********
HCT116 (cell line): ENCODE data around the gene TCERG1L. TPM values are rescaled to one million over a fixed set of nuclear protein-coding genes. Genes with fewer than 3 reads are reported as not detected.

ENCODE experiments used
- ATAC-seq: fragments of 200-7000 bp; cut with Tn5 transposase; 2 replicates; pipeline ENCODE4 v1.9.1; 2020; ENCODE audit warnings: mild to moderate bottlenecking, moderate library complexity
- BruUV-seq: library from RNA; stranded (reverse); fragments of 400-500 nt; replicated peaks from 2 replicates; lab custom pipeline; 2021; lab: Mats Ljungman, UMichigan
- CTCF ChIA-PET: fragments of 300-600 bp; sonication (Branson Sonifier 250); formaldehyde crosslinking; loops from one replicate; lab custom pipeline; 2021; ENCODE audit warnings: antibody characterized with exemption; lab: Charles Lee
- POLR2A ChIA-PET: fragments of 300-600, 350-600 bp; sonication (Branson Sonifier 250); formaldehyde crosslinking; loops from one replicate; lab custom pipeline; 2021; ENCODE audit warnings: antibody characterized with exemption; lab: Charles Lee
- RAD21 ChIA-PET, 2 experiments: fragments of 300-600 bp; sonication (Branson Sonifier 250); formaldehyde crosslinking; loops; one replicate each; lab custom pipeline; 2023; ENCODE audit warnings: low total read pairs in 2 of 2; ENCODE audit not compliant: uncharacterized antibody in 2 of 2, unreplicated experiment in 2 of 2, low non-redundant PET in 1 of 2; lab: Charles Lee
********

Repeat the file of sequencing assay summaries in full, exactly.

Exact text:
HCT116 (cell line): ENCODE data around the gene TCERG1L. TPM values are rescaled to one million over a fixed set of nuclear protein-coding genes. Genes with fewer than 3 reads are reported as not detected.

ENCODE experiments used
- ATAC-seq: fragments of 200-7000 bp; cut with Tn5 transposase; 2 replicates; pipeline ENCODE4 v1.9.1; 2020; ENCODE audit warnings: mild to moderate bottlenecking, moderate library complexity
- BruUV-seq: library from RNA; stranded (reverse); fragments of 400-500 nt; replicated peaks from 2 replicates; lab custom pipeline; 2021; lab: Mats Ljungman, UMichigan
- CTCF ChIA-PET: fragments of 300-600 bp; sonication (Branson Sonifier 250); formaldehyde crosslinking; loops from one replicate; lab custom pipeline; 2021; ENCODE audit warnings: antibody characterized with exemption; lab: Charles Lee
- POLR2A ChIA-PET: fragments of 300-600, 350-600 bp; sonication (Branson Sonifier 250); formaldehyde crosslinking; loops from one replicate; lab custom pipeline; 2021; ENCODE audit warnings: antibody characterized with exemption; lab: Charles Lee
- RAD21 ChIA-PET, 2 experiments: fragments of 300-600 bp; sonication (Branson Sonifier 250); formaldehyde crosslinking; loops; one replicate each; lab custom pipeline; 2023; ENCODE audit warnings: low total read pairs in 2 of 2; ENCODE audit not compliant: uncharacterized antibody in 2 of 2, unreplicated experiment in 2 of 2, low non-redundant PET in 1 of 2; lab: Charles Lee